The majority of our time is spent using computers, smartphones, mobile apps and the like. And because there’s this expected level of sophistication and function in the digital world we inhibit, it’s easy to take the things that have been so beautifully designed for us for granted.
It’s also easy to constantly demand more and overlook the fact that there are people who spend their lives creating things to make ours easier. Which is one of the reasons I reached out to Matt Vandrick (@MattVandrick), a senior designer at Marvel Entertainment, to learn more about the design process.
In addition to his work at Marvel, Matt has had a hand in designing for Gilt Groupe, AT&T, Mercedes Benz Fashion Week and much more. Here, he’ll talk about working on some of those projects, how he got into design, what his biggest design pet peeves are and he’ll provide some great advice for anyone who may be looking to pursue a career in this industry.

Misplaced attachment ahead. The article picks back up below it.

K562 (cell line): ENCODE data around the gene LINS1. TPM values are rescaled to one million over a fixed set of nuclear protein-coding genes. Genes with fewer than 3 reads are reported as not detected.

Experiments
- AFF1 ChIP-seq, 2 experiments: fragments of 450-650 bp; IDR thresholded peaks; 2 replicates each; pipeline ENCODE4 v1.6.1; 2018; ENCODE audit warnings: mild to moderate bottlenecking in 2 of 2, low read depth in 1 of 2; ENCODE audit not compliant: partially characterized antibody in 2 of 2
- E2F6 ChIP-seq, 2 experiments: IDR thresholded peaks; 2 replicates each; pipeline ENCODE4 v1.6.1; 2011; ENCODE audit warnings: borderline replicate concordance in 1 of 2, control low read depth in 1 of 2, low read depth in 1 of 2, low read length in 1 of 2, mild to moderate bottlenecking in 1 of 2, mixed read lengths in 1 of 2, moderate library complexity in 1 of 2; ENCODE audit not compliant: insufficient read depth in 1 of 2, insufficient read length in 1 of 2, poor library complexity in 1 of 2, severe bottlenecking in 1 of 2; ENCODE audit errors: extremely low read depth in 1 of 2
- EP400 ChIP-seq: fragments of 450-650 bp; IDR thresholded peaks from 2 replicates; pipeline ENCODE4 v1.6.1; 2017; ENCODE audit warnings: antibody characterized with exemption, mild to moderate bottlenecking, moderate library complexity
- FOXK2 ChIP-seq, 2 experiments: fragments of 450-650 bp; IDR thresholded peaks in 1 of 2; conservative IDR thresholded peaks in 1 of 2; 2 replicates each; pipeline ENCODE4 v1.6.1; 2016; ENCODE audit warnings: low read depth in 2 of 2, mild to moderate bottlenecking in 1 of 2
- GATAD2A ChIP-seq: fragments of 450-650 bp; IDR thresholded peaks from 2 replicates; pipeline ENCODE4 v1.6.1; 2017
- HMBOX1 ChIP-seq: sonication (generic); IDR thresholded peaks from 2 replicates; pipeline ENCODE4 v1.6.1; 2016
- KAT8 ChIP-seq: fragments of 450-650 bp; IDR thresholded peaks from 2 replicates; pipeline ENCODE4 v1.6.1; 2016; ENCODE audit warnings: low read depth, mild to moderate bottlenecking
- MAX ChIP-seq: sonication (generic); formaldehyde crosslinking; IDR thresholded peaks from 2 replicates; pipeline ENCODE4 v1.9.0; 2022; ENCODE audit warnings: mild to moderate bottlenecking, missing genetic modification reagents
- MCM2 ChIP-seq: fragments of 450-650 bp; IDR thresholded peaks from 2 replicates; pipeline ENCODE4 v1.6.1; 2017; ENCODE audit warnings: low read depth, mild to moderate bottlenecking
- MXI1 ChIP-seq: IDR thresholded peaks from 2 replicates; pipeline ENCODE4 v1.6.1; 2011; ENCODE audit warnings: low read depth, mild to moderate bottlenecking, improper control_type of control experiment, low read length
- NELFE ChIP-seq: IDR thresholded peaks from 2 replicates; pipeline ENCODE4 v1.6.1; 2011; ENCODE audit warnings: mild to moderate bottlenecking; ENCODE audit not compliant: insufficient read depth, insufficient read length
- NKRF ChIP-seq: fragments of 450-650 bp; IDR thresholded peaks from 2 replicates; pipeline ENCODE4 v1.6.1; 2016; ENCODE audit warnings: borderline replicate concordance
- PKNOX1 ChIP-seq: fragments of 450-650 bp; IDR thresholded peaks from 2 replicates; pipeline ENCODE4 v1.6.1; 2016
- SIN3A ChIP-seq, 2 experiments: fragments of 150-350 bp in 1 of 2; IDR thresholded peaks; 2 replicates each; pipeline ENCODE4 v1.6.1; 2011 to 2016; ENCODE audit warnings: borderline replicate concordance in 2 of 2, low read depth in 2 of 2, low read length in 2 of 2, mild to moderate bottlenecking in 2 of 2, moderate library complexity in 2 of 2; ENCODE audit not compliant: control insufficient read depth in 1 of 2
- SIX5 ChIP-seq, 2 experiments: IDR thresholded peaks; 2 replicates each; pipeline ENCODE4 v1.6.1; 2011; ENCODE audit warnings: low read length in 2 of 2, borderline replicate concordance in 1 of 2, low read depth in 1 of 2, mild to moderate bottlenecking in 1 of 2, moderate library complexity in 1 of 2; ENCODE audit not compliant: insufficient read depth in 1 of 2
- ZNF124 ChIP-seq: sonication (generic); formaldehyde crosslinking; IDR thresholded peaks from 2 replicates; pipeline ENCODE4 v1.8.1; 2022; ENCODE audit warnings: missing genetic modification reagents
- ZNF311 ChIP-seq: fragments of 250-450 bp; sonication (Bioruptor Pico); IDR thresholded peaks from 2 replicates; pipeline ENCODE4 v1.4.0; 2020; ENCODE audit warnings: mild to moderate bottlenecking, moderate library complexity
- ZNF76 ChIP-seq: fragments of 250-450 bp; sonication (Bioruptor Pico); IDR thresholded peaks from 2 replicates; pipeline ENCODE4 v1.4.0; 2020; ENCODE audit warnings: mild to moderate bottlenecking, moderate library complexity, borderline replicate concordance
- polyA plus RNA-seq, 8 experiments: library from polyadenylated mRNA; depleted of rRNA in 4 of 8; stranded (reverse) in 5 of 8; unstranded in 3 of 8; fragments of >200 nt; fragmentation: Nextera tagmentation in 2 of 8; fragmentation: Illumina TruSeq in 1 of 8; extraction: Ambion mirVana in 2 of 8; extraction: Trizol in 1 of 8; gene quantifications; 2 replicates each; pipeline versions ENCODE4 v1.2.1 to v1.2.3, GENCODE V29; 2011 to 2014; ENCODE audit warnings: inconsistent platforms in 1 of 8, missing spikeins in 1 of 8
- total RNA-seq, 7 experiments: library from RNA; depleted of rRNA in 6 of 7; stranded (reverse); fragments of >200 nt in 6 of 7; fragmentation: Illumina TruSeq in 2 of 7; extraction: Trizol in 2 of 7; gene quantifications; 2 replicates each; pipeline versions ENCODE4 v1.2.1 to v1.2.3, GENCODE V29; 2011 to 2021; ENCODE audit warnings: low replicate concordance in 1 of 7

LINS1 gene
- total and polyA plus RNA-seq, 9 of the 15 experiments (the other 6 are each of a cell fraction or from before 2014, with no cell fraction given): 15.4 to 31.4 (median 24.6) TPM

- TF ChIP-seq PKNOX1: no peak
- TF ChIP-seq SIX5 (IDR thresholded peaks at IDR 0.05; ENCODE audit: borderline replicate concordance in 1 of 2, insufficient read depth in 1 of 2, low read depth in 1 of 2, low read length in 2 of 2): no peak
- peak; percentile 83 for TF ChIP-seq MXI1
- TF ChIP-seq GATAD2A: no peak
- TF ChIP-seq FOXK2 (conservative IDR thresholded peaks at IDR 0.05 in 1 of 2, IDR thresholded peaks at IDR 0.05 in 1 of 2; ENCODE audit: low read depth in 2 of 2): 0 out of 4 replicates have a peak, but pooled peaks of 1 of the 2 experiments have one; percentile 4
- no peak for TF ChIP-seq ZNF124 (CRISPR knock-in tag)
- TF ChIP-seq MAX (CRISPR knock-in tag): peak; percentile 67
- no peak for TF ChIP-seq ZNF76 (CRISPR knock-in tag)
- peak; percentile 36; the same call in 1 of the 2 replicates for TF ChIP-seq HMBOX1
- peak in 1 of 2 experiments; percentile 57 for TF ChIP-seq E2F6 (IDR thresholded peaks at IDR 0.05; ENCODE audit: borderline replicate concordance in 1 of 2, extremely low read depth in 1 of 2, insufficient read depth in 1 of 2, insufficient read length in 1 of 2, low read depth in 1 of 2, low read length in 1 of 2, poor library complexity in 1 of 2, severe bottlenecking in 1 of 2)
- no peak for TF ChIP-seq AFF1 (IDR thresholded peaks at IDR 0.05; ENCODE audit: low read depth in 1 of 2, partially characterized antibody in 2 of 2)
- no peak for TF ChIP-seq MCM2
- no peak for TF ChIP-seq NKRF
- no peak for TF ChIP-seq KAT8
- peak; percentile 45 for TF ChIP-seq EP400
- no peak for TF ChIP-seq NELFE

Hashtags + Stilettos (H+S): You are currently a designer at Marvel Entertainment. Can you describe your role in more detail?
Matt Vandrick (MV): I work within the Digital Media Group, which is responsible for almost everything digital that comes out of Marvel Entertainment. Marvel.com and mobile apps like the Marvel Comics and Marvel Unlimited (both comic reader apps) are some of the larger products we handle. In addition we create digital experiences that support the different lines of business (i.e. Publishing, Games, Studios, Animation and now live action TV with Agents of S.H.I.E.L.D.)
H+S: You used to work at Gilt Groupe and had a hand in the design of the brand identity for Gilt City. How/when did you make the transition from Gilt to Marvel?